Re: Software companies etc would pay little tax with lvt
- -- In LandCafe@yahoogroups.com, "mattbieker" <agrarian.justice@...> wrote:
> > Dave WetzelI fully agree. However, the way they think is why should a land-heavy company pay more than a land-light company when say they make the same profits.
> Roy nailed the first response: why WOULD we want
> to make sure all productive activity is taxed?
> If someone is able to add value to the economy
> while at the same time consuming few resources,
> we would be wise to avoid disincentivizing that.
Technology means Amazon can be land-light. Other companies "need" to be land-heavy and are penalized by LVT. OK, a company can build a taller building and sell off land to get the same production effect and lower the LVT bill - maximizing the use of land. But heavy industry cannot work on multiple floors. So do land-heavy industries have to up their prices? As LVT is across the board all land-heavy companies are in the same boat and equal.
Currently, many financial organisations make amazing amounts of money, and are land-light, compared to heavy industry land-heavy companies who make a fraction of the money the financial companies make. That is the nature of the two industries. Amazons's is no different to this. The land-heavy company still has the land asset which the likes of Amazon do not.
Also, Amazon has to set up near transport routes, near to conurbations to give easy access to skilled labour, services, etc. They can't set up on the side of hill in Scotland where land is pennies. They have a large warehouse/offices right on junction 13 of the M1 motorway, simply because of the transport access, where the land is not cheap to buy.
I believe for years on end Amazon never made a profit, showed no signs of making a profit and yet had a high stock price in the Dot-Com boom. They were swilling in cash though. They paid the book suppliers, package suppliers and delivery companies way down the line, cashing the customer's money immediately. They never had a cash flow problem.
- --- In LandCafe@yahoogroups.com, "John" <burns-john@...> wrote:
> --- In LandCafe@yahoogroups.com, "roy_langston" <roy_langston@> wrote:So you are in fact being paid multiple times for the same work, just as Shaw said.
> > --- In LandCafe@yahoogroups.com, "John" <burns-john@> wrote:
> > > --- In LandCafe@yahoogroups.com, "roy_langston" <roy_langston@> wrote:
> > > > > If I write a book and it sells well for
> > > > > 5 years, where am I being paid many times?
> > > >
> > > > You are being paid each time someone buys one.
> > > > Surely this is obvious.
> > >
> > > I am not. Over 5 years if the book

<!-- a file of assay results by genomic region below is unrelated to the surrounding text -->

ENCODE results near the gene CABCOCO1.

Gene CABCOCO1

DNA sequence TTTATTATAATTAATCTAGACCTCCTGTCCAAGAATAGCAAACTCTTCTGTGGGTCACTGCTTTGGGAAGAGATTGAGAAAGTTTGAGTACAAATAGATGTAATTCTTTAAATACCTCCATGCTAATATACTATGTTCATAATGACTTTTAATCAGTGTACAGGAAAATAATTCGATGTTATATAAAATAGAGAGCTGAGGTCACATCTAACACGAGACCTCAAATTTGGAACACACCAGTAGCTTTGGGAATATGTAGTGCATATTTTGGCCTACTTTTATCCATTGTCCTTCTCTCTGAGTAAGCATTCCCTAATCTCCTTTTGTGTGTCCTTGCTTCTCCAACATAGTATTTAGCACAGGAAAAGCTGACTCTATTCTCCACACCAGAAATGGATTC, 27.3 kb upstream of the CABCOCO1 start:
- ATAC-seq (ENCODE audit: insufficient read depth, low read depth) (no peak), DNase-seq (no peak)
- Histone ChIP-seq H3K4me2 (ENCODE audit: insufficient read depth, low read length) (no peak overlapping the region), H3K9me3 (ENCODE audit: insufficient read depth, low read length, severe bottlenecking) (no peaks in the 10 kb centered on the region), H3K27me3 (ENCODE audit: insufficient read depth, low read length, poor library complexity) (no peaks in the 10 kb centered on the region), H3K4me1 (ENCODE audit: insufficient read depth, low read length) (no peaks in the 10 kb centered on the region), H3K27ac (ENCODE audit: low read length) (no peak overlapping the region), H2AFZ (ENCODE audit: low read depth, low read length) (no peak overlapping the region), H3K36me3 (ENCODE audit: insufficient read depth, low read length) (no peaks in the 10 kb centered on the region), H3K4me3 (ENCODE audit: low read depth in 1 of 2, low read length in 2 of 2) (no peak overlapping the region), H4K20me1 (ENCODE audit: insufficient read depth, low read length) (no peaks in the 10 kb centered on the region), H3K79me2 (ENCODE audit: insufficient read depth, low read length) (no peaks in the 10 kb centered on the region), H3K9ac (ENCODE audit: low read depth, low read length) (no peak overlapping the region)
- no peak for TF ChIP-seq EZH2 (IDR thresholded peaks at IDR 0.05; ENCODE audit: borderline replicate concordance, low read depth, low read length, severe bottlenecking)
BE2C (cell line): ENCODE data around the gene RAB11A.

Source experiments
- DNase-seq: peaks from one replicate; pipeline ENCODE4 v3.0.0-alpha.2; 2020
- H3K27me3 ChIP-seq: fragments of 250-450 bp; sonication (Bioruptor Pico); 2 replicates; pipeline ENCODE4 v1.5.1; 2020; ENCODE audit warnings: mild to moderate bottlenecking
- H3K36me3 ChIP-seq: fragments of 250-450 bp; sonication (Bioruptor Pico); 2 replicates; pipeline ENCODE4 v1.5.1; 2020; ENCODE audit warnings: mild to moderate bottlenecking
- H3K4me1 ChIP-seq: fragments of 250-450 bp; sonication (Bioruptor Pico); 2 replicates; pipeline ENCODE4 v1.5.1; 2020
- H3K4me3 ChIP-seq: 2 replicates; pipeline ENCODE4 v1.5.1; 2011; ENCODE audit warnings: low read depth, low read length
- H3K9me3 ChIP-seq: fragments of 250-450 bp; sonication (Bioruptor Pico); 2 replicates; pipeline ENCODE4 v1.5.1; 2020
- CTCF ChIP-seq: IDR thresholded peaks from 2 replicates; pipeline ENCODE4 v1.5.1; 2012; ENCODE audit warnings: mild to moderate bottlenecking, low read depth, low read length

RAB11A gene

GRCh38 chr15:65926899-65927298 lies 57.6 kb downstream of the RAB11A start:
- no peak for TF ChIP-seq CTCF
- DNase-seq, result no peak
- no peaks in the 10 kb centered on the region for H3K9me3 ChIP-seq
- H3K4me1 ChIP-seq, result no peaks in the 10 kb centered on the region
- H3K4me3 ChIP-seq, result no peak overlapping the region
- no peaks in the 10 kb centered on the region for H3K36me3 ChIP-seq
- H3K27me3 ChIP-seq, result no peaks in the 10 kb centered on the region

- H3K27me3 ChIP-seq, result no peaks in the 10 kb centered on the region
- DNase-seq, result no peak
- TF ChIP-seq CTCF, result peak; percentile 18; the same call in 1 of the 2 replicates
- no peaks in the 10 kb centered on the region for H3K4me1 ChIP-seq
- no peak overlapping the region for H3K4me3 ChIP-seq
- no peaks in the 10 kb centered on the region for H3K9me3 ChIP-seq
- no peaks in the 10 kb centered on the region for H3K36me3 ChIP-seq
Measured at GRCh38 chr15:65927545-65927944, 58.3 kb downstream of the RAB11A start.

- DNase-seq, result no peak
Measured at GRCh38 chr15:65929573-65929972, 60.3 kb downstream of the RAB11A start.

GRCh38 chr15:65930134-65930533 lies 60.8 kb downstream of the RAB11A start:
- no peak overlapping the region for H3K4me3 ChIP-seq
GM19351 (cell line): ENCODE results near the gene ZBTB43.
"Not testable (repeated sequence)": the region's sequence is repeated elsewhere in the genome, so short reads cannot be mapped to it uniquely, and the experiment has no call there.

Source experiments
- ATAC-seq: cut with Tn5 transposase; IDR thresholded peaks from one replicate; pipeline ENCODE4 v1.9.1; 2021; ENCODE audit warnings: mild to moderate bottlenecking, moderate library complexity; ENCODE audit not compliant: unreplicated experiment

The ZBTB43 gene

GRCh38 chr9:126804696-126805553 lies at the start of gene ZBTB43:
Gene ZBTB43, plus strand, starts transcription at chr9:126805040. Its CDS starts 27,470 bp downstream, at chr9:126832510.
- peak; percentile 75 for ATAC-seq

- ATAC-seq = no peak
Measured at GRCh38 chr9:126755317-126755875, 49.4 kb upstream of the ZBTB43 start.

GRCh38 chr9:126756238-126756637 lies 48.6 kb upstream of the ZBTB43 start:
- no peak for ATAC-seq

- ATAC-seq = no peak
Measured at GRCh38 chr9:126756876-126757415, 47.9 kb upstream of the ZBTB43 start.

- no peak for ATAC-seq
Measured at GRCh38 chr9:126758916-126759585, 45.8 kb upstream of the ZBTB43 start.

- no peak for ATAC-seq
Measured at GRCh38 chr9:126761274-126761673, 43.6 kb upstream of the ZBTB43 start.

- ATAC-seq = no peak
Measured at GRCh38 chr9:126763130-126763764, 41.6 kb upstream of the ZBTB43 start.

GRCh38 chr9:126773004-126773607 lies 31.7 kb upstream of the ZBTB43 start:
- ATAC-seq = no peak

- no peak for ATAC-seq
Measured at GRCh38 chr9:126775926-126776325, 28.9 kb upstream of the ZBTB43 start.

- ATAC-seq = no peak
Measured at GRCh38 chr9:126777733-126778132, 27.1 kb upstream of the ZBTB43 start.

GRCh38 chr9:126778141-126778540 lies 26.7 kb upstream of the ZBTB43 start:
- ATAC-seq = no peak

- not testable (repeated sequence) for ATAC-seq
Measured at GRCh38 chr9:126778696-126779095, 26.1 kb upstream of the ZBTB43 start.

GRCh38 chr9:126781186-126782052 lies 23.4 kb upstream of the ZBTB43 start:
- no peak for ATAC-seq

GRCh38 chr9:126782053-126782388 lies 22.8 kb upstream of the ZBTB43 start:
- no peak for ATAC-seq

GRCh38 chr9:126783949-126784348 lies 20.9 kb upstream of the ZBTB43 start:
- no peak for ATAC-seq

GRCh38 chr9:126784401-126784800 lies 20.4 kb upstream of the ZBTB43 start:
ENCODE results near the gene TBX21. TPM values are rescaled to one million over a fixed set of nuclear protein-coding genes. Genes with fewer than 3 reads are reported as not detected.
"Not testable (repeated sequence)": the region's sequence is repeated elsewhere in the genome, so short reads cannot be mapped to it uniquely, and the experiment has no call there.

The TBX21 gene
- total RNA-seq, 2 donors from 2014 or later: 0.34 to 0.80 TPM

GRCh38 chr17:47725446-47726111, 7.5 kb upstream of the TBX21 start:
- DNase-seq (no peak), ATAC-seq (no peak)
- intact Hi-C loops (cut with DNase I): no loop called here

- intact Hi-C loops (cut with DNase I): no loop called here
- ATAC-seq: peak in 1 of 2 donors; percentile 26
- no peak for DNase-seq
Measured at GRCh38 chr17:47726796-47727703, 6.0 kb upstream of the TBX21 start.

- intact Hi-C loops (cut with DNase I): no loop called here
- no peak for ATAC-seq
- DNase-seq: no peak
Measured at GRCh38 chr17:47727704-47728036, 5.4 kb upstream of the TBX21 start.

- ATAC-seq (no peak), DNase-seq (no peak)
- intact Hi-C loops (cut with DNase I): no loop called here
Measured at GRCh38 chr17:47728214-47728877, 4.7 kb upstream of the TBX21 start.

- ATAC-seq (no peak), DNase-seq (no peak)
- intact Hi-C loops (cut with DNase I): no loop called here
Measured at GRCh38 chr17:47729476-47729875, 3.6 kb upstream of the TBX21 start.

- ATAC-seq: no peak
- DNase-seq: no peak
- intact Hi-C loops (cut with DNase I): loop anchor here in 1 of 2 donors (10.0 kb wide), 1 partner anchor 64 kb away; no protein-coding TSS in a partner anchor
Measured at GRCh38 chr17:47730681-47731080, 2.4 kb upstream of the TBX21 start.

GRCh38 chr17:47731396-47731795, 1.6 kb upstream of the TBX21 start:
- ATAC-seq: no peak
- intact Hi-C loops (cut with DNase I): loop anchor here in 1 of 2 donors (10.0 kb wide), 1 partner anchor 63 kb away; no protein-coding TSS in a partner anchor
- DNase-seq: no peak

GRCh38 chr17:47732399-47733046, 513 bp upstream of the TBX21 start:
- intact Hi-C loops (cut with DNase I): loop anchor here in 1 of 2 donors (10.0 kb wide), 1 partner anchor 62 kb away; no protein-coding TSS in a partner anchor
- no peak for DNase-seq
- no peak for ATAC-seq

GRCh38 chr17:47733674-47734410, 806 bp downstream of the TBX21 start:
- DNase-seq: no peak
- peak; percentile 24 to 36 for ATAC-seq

> > > makes say £100,000 and then publication halts,
> > > then I have been paid once for that book run.
> > No. If you had been paid a flat fee,
> > that would be one payment.
> Roy, so what!
> If I get paid one fee at the end of a book run or drip fed each time a book is sold, it doesn't matter. One thing that is clear, it is MY book and MY work.No, it is being produced by a publisher and sold by booksellers. For whose work YOU are being paid multiple times.
> The most recorded song in history, by countless artists, is "Yesterday" written by Paul McCartney. He gets a royalty for each record sold, or played on air, by those who copy.Getting paid millions of times for the same work, just as Shaw said.
> Those who copy still make money as well.Some do, some don't. How would that be relevant?
> I see nothing wrong with that. Paul McCartney has never stopped any of them recording his song.Then why would they pay him for doing nothing?
> All the proceeds of his original go to him and rightly so..No, it is not just "his original," but all the other arrangements and versions as well.
> > > He took someone else's effort.He indisputably did.
> > What do you mean, "took"? He made his
> > OWN effort, creating a new product which
> > others did not create.
> He did not.
> He took the efforts of other authors R&D and rolled it into one book.No, he did his own R&D, making one better book using ideas from worse books.
> I have always thought of doing the same myself. Within a few weeks a "new" book can be knocked up by using other people's efforts. I am sure it happens all the time.And there is nothing wrong with it.
> > > > > What about the case of a large companyBecause they refuse to know the facts about how land titles and other privileges, which are no part of a free market, steal from the productive and give to the privileged.
> > > > > making millions using your work and you get nothing?
> > > >
> > > > Good for them: it means they are more productive
> > > > and efficient than their competitors, who have
> > > > access to the same knowledge and ideas. If you
> > > > want to get paid for your work, make an arrangement
> > > > to get paid before it enters the public domain.
> > >
> > > That is pure naivety.
> > It is fact.
> Many Socialists claim all the free market does is allow most money to gather with a few percent of the population.
> They claim a free for all does this so control, or state ownership is needed. We see it now with powerful corporations.I see powerful corporations enriching themselves through privilege, not the free market.
> The right never thought through their ideal - the repercussions of when the free-market is rigged or monopolized.The right thinks freedom consists in the privileged being free to remove others' freedom with government's help.
> Roy, you have this ideal of a free for all re: patents and copyright. I agree with it in principle. But when thought through it falls apart.No, it does not.
> The money will rise to the top.<sigh> How much money do Paul McCartney, DisneyCorp, etc. have under the CURRENT system, John?
> I know it is not right. I do not know the solution to the problem - because I have never thought it through.That's OK. I have.
-- Roy Langston